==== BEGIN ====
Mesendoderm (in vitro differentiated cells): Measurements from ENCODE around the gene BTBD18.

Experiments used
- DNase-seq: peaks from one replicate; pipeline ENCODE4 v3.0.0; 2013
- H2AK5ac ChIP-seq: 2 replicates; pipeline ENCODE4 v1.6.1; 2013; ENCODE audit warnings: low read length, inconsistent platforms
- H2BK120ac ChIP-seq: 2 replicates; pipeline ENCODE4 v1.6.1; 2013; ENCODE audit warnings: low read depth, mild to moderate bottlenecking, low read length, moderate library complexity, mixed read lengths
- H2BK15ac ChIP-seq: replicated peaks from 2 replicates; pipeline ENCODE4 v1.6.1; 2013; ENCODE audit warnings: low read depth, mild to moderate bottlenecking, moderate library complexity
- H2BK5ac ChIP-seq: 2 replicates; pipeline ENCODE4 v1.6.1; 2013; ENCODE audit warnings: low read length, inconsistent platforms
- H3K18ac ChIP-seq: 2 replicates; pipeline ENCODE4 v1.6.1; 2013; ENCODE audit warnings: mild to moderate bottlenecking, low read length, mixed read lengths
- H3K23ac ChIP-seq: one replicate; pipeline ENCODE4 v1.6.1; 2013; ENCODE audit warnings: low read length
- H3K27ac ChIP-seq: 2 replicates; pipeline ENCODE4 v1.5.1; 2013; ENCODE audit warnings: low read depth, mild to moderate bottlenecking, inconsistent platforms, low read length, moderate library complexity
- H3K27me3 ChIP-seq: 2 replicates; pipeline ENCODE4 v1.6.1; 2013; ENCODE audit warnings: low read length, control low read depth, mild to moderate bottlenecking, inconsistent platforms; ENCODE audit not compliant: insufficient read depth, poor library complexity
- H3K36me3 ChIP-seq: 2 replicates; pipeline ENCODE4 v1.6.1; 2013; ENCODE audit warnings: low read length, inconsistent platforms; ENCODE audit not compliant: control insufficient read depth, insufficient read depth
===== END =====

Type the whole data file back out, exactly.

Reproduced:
Mesendoderm (in vitro differentiated cells): Measurements from ENCODE around the gene BTBD18.

Experiments used
- DNase-seq: peaks from one replicate; pipeline ENCODE4 v3.0.0; 2013
- H2AK5ac ChIP-seq: 2 replicates; pipeline ENCODE4 v1.6.1; 2013; ENCODE audit warnings: low read length, inconsistent platforms
- H2BK120ac ChIP-seq: 2 replicates; pipeline ENCODE4 v1.6.1; 2013; ENCODE audit warnings: low read depth, mild to moderate bottlenecking, low read length, moderate library complexity, mixed read lengths
- H2BK15ac ChIP-seq: replicated peaks from 2 replicates; pipeline ENCODE4 v1.6.1; 2013; ENCODE audit warnings: low read depth, mild to moderate bottlenecking, moderate library complexity
- H2BK5ac ChIP-seq: 2 replicates; pipeline ENCODE4 v1.6.1; 2013; ENCODE audit warnings: low read length, inconsistent platforms
- H3K18ac ChIP-seq: 2 replicates; pipeline ENCODE4 v1.6.1; 2013; ENCODE audit warnings: mild to moderate bottlenecking, low read length, mixed read lengths
- H3K23ac ChIP-seq: one replicate; pipeline ENCODE4 v1.6.1; 2013; ENCODE audit warnings: low read length
- H3K27ac ChIP-seq: 2 replicates; pipeline ENCODE4 v1.5.1; 2013; ENCODE audit warnings: low read depth, mild to moderate bottlenecking, inconsistent platforms, low read length, moderate library complexity
- H3K27me3 ChIP-seq: 2 replicates; pipeline ENCODE4 v1.6.1; 2013; ENCODE audit warnings: low read length, control low read depth, mild to moderate bottlenecking, inconsistent platforms; ENCODE audit not compliant: insufficient read depth, poor library complexity
- H3K36me3 ChIP-seq: 2 replicates; pipeline ENCODE4 v1.6.1; 2013; ENCODE audit warnings: low read length, inconsistent platforms; ENCODE audit not compliant: control insufficient read depth, insufficient read depth